Students know Drake Theater Arts Professor John Pomeroy as a teacher who enjoys heavy metal music and from time to time asks them the simple question, “How ya doin’?”
“When I get generic answers, I press them to learn if that is honestly how they are feeling,” said Pomeroy. “Nearly all of the time the students will go into more detail in their response.”
With the second part of spring semester transitioned to remote learning, Pomeroy kept the practice up by emailing students just to check in. He says the responses he’s received show that students appreciate being asked.
“My sincere hope is that as a people-oriented organization, the students and employees who compose the Drake family will be stronger and more supportive when this is over,” Pomeroy said.
Drake Theater Arts Professor John Pomeroy’s stagecraft made the switch to virtual learning this spring, requiring Pomeroy to replicate and act out students’ final projects. The above image is from a demonstration video Pomeroy recorded on how to construct a wagon. The video, with a corresponding quiz, took the place of a traditional, hands-on project.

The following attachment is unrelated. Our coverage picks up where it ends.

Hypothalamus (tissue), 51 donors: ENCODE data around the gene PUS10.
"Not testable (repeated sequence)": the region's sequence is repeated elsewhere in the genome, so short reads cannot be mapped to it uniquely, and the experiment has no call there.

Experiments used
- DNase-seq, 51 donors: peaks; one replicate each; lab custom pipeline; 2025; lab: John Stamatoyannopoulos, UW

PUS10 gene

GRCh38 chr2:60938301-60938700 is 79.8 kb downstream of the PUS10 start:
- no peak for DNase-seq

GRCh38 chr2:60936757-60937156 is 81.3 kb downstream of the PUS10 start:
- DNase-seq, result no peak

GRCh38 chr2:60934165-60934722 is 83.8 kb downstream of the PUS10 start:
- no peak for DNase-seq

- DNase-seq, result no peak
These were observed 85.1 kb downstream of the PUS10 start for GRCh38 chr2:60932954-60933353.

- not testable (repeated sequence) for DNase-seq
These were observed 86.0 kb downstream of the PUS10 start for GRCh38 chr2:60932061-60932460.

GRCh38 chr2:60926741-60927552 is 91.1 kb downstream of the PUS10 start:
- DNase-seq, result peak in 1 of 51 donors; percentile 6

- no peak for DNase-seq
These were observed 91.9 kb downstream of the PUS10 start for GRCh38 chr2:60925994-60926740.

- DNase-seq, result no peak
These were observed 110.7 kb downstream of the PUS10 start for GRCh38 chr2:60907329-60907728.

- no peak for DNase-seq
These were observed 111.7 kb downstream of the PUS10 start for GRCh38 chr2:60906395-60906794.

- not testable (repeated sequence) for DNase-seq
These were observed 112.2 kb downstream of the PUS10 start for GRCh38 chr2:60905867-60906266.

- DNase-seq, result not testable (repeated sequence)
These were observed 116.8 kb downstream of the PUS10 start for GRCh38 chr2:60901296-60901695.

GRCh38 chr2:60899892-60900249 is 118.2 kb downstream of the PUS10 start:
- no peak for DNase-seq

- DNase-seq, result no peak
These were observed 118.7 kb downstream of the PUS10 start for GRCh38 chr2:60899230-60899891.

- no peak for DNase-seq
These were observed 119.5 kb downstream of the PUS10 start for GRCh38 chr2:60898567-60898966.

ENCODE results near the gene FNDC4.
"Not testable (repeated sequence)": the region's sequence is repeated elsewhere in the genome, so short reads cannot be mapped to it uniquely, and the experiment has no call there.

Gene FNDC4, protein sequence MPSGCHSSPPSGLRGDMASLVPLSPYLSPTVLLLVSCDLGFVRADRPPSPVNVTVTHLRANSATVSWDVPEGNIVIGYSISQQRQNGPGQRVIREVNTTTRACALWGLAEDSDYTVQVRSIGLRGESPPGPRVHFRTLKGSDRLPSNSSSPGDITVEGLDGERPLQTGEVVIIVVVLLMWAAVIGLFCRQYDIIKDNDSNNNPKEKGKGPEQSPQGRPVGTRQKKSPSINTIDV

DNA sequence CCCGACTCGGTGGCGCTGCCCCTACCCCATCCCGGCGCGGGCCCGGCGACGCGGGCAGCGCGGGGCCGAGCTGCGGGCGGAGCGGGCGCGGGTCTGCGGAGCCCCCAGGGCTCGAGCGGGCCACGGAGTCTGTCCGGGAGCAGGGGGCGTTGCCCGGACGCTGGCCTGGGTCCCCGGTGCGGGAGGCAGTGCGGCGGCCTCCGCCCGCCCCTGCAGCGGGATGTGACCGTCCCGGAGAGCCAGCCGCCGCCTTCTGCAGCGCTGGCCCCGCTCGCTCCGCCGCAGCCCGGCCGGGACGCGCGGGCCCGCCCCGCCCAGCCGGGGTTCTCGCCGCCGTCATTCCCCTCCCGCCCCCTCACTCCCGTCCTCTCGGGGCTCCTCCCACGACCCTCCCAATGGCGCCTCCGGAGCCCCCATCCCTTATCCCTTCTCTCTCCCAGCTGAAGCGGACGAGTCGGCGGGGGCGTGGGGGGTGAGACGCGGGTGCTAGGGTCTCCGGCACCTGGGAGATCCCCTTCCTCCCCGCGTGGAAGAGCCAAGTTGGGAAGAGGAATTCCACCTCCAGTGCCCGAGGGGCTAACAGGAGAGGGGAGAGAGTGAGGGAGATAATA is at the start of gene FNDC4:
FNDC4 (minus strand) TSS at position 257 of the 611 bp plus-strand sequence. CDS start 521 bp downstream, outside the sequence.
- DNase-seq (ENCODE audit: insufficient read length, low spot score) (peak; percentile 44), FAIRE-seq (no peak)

Adapting his stagecraft class to remote learning required Pomeroy to develop novel solutions. Typically, students spend most of the class doing hands-on work with equipment and materials found in the expansive and professionally equipped Drake Scenic Studio. It’s a workshop that would be unrealistic for students to replicate while away from campus.
To adjust, Pomeroy provided pages of written research, visuals, and drawings for projects that students studied. He then recorded videos of himself doing the projects replete with verbal commentary. He purposefully made technical mistakes that students were subsequently challenged to correct him on in online quizzes.
For the final, he conducted live virtual interactive work sessions with each student. The students were tasked with walking him through a project by providing him exact instructions.
“I had tools and props at the ready,” Pomeroy said. “I did a lot of acting, purposefully doing things in a more difficult way or just wrong if their information was incomplete. I faked injury if they left out any safety regulations, pantomimed actions and materials, asked questions or made leading comments if they were straying from correct information.”
He said the outcomes were “high-quality” and included “a lot of laughter.”